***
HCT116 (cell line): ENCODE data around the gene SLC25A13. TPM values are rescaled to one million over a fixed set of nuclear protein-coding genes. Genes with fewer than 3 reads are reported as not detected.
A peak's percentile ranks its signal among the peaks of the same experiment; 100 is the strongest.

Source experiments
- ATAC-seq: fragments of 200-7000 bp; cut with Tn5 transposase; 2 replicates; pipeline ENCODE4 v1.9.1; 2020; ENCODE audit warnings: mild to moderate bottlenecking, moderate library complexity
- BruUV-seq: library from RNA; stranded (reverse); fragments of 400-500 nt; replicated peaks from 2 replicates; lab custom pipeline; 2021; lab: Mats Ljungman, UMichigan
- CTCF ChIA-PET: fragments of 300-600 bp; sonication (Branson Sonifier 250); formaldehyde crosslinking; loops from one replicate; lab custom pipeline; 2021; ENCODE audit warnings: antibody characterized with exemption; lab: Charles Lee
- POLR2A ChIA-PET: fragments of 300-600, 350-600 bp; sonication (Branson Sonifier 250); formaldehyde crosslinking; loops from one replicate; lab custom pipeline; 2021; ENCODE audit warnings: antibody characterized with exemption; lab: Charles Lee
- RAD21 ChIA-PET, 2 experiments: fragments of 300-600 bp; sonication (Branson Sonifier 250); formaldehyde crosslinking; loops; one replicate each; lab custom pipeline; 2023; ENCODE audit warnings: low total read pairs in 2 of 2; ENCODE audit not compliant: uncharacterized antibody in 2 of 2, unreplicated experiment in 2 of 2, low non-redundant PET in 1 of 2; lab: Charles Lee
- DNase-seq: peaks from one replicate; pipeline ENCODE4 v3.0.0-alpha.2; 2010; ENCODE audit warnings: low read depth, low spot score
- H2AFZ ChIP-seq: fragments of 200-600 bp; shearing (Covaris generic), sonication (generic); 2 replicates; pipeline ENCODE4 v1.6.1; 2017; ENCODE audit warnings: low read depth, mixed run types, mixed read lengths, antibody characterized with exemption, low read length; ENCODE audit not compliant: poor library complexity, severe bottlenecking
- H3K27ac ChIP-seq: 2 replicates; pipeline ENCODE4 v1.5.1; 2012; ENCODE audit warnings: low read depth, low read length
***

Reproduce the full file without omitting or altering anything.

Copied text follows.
HCT116 (cell line): ENCODE data around the gene SLC25A13. TPM values are rescaled to one million over a fixed set of nuclear protein-coding genes. Genes with fewer than 3 reads are reported as not detected.
A peak's percentile ranks its signal among the peaks of the same experiment; 100 is the strongest.

Source experiments
- ATAC-seq: fragments of 200-7000 bp; cut with Tn5 transposase; 2 replicates; pipeline ENCODE4 v1.9.1; 2020; ENCODE audit warnings: mild to moderate bottlenecking, moderate library complexity
- BruUV-seq: library from RNA; stranded (reverse); fragments of 400-500 nt; replicated peaks from 2 replicates; lab custom pipeline; 2021; lab: Mats Ljungman, UMichigan
- CTCF ChIA-PET: fragments of 300-600 bp; sonication (Branson Sonifier 250); formaldehyde crosslinking; loops from one replicate; lab custom pipeline; 2021; ENCODE audit warnings: antibody characterized with exemption; lab: Charles Lee
- POLR2A ChIA-PET: fragments of 300-600, 350-600 bp; sonication (Branson Sonifier 250); formaldehyde crosslinking; loops from one replicate; lab custom pipeline; 2021; ENCODE audit warnings: antibody characterized with exemption; lab: Charles Lee
- RAD21 ChIA-PET, 2 experiments: fragments of 300-600 bp; sonication (Branson Sonifier 250); formaldehyde crosslinking; loops; one replicate each; lab custom pipeline; 2023; ENCODE audit warnings: low total read pairs in 2 of 2; ENCODE audit not compliant: uncharacterized antibody in 2 of 2, unreplicated experiment in 2 of 2, low non-redundant PET in 1 of 2; lab: Charles Lee
- DNase-seq: peaks from one replicate; pipeline ENCODE4 v3.0.0-alpha.2; 2010; ENCODE audit warnings: low read depth, low spot score
- H2AFZ ChIP-seq: fragments of 200-600 bp; shearing (Covaris generic), sonication (generic); 2 replicates; pipeline ENCODE4 v1.6.1; 2017; ENCODE audit warnings: low read depth, mixed run types, mixed read lengths, antibody characterized with exemption, low read length; ENCODE audit not compliant: poor library complexity, severe bottlenecking
- H3K27ac ChIP-seq: 2 replicates; pipeline ENCODE4 v1.5.1; 2012; ENCODE audit warnings: low read depth, low read length